Comfort Women during World War II

By Alex Riddell
Chinese and Malayan girls forcibly taken from Penang by the Japanese to work as 'comfort girls' for the troops

The goal of the lesson is to show the difficulties that the “comfort women” faced from World War II through today. By the end of the lesson, students should be able to explain the oppression that comfort women experienced and show how society played a role. A question to ask students is “why now” --comfort women began coming forward to share their stories in the 1990s after society had forcibly silenced them for decades. As this is a difficult subject, the teacher should emphasize that it is ok if students may be feeling different emotions and that practicing empathy is important. This lesson is broken up into multiple parts to allow for all learners to practice empathy and understand the role different societies played in oppressing and suppressing comfort women and their stories.

Content warning: sexual violence


Guiding Question: What about society has changed to bring the idea of justice for “comfort women” after being forgotten for almost 50 years?

Supporting Questions:

  • Which women were selected to be comfort women?
  • How did their role as comfort women affect them during and after World War II?
  • Why were comfort women’s stories left out of the narrative of WWII and post-WWII?
  • Why did some comfort women receive justice for what happened to them while others did not?



1.5 hours recommended


Students will learn about the details of comfort women throughout Asia so they can understand the different ways/avenues that comfort women experienced oppression during and after WWII.

They will know they’ve got it when they can participate in a discussion on why some histories are forgotten.


The students should have knowledge of Japan in WWII and its influence in Asia.


Warm Up:

Start by giving students a content warning. This lesson plans deals with sexual violence.

What is in a name? How does a name determine our perception of someone or an object? Using images of objects of both positive and negative things—examples could include poison ivy, rattlesnake, rainbow sprinkles, baby animals—begin a discussion on how the use of words and names can greatly impact we perceive others or objects. This discussion should then move to the phrase “comfort women.” Ask the students what this phrase implies and what they think comfort women’s roles were during World War II.



Activity 1:

Share the PowerPoint on comfort women to provide background information to students.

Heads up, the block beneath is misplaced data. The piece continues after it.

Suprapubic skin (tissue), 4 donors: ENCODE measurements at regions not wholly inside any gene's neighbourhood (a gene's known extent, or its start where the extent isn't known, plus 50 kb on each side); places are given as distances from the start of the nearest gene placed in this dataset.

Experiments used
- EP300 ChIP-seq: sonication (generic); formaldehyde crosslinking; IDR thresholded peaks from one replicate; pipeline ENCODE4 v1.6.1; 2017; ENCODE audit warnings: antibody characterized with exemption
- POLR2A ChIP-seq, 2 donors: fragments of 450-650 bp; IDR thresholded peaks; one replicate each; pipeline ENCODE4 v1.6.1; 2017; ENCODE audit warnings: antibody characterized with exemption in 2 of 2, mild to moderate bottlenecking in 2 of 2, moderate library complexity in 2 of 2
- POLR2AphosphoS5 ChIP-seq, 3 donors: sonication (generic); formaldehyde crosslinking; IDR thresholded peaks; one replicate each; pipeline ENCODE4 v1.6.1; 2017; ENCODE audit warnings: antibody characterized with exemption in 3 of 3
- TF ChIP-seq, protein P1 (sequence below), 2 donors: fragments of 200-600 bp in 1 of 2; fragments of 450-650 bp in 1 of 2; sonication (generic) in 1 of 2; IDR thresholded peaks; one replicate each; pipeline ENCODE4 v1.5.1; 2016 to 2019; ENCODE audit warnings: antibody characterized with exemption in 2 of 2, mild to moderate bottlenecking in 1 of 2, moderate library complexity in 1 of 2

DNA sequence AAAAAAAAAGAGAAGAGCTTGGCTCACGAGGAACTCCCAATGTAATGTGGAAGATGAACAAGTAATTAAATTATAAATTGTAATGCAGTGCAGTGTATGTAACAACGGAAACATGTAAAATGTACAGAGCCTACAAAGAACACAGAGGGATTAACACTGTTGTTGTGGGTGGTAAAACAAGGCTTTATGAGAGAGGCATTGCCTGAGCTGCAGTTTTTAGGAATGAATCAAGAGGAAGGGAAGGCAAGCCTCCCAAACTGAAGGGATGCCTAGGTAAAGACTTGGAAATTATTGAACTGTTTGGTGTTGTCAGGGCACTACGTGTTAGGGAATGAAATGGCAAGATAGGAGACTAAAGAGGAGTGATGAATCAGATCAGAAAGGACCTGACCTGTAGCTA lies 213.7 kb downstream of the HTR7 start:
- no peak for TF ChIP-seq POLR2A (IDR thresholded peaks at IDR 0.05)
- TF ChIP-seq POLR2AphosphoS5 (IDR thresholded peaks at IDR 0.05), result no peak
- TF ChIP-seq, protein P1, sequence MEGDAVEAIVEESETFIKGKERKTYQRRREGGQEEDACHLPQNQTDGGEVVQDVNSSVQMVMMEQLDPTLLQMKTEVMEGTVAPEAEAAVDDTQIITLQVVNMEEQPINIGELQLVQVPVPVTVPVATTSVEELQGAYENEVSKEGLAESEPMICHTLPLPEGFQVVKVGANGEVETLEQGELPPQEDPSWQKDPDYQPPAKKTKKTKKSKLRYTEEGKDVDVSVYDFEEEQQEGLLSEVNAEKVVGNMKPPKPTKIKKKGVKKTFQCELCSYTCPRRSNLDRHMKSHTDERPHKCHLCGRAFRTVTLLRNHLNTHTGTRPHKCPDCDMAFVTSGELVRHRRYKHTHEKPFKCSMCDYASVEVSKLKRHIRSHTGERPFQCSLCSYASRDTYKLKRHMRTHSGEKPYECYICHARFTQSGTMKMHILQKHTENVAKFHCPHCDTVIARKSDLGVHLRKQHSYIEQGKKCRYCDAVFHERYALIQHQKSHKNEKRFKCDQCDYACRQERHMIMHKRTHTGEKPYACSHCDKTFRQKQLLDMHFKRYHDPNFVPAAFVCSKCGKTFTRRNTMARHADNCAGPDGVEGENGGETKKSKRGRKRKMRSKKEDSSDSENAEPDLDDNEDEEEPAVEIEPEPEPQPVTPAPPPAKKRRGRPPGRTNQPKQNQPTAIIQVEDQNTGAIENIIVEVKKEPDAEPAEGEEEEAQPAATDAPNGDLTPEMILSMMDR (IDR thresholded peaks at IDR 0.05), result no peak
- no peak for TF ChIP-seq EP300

Activity 2:

  1. After sharing the PowerPoint, split the students into six different groups.
  2. Ask each group to read a different comfort woman’s story OR have multiple groups read the same testimony (taken from Primary and Secondary Source list).
  3. Ask the students to read independently and complete a graphic organizer.
  4. Once the students have independently completed their graphic organizer, have the students share their answers in their groups.


Explain to the students that they will be having a class discussion where they will use their assigned testimony from comfort women as evidence. Questions for discussion include:

  1. Why were comfort women selected and used during war?
  2. How did their role as comfort women affect them during and after WWII?
  3. Why were comfort women’s stories left out of the narrative of WWII and post-WWII?
  4. Why did some comfort women receive justice for what happened to them while others did not?
  5. What do you think has changed since WWII that allows some comfort women to receive justice after being forgotten for decades?

Activity 3 (optional):

Show the video titled The Comfort Women: Fight for Justice and Honor (video). Tell students this video is from 2017 and more has been done since its publication. This video shows more recent activity related to Korea’s recognition of the oppression of comfort women as well as recent activity in the United States. From minutes 12 - 19, it becomes Yong Soo Lee’s testimony

Assessment / Homework

Summary and Informed Action:

For the wrap up, have the students individually create an exit ticket that asks them to decide what these women should be called and why. Does the name “comfort women” fit? Or is there a better name?

Additional opportunity:

  1. Students can write to a local or congressional representative urging them to make a statement on comfort women and their legacy.
  2. Students can conduct their own research on the more recent events involving comfort women and Japanese recognition of their stories.
Future Research / Resources


  1. Some of the testimonies can be difficult to read so a glossary could be beneficial for differentiation.
  2. Another possibility is to use the artwork in place of the testimonies and allow the students to use those images to piece together the experiences of the women and how they felt.
  3. Lastly, in place of the written testimony, teacher can show the video of Yong Soo Lee’s testimony (begins at minute 12).

Learning Standards:

D2.His.4.9-12. Analyze complex and interacting factors that influenced the perspectives of people during different historical eras.

D2.His.5.9-12. Analyze how historical contexts shaped and continue to shape people’s perspectives.